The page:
Protein profiles at 37 and 42°C of the wild type and mutants (AB1 and AB2) were compared by 2-D gel electrophoresis (summarized in Table Table1).1). At least 11 differentially expressed proteins were identified as members of the RacR regulon, and these proteins could be grouped (Table (Table1)1) according to the effect of the RacR mutation on expression. Three resolved protein spots were sequenced. Protein 1 (Table (Table1)1) was identified as RacR, and proteins 9 and 10 corresponded to two isoforms of a cytochrome c peroxidase homolog.

As observed with other RRs (2, 4, 5, 14, 26), RacR acts both as a transcriptional activator (group I) and as a repressor (group II). Group III proteins appear to be subject to thermoregulation, being absent from the parent strain only at 42°C. The disruption of racR negated thermoregulation of group III proteins, and thus RacR, like some other RR proteins (27, 32, 36), responds to temperature changes. Since the physiological temperature of chickens is 42°C, the disruption of the expression of a group III protein(s) may be responsible for reduced intestinal colonization by the racR mutant. In addition to thermoregulation, protein 8 and Ccp (proteins 9 and 10) are under iron regulation (37), and therefore, the racR phenotype may be influenced by interaction with different regulatory pathways. However, as determined by 2-D gel electrophoresis (data not shown), RacR does not respond to changes in iron levels. The expression pattern of group I and II proteins indicates that some RacR regulon members are not thermoregulated. Therefore, in addition to temperature, RacR-RacS signal transduction may be influenced by other environmental conditions.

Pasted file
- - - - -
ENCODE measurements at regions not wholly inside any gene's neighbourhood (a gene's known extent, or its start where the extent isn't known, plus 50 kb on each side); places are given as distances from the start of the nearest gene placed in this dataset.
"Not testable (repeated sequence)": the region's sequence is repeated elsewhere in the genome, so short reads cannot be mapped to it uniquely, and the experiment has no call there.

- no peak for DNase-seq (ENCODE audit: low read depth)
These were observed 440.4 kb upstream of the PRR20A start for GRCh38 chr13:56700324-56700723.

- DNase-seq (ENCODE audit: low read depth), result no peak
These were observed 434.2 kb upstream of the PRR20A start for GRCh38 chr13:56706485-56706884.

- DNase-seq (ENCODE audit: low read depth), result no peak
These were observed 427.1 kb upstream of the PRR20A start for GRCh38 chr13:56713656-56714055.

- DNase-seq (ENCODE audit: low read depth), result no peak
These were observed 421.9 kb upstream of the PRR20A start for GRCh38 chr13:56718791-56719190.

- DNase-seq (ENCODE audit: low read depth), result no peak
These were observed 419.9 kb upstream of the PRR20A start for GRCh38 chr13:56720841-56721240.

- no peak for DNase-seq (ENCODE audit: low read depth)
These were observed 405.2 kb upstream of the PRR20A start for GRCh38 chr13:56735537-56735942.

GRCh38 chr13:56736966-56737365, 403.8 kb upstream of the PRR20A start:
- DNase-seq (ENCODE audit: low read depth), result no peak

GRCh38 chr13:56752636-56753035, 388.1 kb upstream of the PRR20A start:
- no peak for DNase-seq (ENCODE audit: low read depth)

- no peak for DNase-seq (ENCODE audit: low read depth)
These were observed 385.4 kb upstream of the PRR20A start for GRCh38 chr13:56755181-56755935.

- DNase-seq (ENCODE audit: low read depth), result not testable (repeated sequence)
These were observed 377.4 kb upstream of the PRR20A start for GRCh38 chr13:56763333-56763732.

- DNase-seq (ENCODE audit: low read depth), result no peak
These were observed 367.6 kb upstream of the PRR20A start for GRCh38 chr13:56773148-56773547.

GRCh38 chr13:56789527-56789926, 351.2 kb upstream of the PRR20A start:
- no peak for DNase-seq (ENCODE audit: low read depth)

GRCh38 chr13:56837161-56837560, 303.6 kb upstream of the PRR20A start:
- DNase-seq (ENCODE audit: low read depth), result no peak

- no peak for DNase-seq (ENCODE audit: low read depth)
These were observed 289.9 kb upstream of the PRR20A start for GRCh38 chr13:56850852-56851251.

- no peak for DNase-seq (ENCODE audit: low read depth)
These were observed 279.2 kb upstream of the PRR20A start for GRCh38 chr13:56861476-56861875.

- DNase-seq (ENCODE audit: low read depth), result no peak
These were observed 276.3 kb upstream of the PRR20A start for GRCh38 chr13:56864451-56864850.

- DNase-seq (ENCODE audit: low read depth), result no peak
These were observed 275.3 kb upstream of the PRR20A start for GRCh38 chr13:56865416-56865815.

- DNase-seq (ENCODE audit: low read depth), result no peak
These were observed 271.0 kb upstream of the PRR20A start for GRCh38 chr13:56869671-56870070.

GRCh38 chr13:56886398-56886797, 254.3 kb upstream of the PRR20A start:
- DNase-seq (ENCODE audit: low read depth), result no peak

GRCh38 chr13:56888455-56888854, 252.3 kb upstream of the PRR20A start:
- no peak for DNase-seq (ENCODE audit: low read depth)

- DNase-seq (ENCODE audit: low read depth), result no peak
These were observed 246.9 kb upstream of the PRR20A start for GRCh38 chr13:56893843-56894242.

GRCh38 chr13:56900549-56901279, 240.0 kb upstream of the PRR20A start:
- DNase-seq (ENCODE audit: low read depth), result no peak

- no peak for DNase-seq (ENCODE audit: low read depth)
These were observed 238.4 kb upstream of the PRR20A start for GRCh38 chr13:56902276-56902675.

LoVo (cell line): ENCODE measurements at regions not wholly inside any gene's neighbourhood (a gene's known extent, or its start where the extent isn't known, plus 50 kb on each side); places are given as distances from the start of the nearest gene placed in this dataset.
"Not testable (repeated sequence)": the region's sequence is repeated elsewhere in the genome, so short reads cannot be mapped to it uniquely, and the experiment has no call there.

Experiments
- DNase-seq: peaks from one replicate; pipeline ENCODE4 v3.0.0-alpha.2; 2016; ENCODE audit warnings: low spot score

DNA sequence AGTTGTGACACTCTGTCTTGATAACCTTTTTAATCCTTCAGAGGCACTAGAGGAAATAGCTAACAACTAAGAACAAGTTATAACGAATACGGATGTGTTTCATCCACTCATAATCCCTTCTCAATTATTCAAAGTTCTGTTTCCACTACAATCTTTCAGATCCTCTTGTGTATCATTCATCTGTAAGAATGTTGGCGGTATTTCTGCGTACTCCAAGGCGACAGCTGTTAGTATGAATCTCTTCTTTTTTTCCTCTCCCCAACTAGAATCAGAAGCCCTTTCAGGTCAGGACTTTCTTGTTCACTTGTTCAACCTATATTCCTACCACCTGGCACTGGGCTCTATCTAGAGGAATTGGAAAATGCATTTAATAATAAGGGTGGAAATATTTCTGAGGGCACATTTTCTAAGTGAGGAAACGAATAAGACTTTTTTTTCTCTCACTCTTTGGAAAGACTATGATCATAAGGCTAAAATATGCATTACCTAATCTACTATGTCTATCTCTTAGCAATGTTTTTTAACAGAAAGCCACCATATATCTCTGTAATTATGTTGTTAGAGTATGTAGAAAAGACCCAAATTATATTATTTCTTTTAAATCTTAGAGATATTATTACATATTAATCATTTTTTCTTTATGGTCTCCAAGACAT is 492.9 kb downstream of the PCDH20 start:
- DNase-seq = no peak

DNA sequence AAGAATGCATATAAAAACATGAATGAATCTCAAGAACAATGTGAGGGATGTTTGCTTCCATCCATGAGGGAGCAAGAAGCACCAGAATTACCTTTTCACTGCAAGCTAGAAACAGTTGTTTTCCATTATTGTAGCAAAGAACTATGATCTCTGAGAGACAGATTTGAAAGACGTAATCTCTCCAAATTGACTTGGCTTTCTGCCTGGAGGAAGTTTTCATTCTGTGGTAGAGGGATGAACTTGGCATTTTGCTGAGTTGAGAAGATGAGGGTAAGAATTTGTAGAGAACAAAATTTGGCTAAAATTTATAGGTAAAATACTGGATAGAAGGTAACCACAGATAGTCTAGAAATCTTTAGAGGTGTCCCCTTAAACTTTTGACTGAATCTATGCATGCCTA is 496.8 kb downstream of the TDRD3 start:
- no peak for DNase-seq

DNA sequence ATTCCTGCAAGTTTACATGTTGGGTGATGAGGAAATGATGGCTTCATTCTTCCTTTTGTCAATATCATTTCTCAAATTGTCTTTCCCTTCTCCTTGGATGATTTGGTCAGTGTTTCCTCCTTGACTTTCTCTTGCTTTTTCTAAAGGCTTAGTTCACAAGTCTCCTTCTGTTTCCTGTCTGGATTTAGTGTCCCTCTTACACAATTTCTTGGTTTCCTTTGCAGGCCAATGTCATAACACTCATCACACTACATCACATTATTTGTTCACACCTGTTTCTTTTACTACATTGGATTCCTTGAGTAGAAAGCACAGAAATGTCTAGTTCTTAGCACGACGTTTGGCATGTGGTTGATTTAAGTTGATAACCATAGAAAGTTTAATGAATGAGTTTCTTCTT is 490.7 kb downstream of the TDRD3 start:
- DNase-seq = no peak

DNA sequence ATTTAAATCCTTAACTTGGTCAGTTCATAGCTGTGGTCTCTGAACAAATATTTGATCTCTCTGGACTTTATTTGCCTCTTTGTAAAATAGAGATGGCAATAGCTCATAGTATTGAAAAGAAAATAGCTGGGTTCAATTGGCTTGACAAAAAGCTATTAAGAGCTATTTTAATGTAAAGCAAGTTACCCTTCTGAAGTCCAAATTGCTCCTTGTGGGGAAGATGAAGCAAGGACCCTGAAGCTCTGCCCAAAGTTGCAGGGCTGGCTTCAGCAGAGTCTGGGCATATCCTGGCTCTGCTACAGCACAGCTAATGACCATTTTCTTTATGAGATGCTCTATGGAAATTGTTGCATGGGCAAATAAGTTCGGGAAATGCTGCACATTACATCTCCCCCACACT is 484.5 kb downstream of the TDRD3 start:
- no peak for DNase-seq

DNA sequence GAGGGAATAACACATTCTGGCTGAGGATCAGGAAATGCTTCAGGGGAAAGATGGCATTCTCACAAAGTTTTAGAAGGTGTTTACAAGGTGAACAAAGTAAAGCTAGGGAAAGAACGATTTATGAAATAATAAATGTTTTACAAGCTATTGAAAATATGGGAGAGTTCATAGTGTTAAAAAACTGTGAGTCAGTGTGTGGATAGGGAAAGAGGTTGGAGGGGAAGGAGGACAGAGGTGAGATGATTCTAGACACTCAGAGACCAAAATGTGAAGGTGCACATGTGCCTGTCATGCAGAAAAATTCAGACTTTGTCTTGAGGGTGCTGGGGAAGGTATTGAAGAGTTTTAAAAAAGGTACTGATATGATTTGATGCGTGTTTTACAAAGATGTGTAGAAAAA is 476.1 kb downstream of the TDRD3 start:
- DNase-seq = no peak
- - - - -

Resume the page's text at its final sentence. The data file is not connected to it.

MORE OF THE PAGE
Thermoregulation in bacteria is often controlled by complex, overlapping systems that exert pleiotropic effects on the bacterial cell. Temperature-dependent regulation is important in in vivo bacterial responses (10, 13), and the AraC-like family of regulators and the histone-like protein H-NS are associated with temperature-dependent signal transduction (7, 9, 12, 22, 30). Given that H. pylori (33) lacks hns and araC-like family members, thermoregulation through a RacR-RacS-dependent pathway may play an important role in C. jejuni.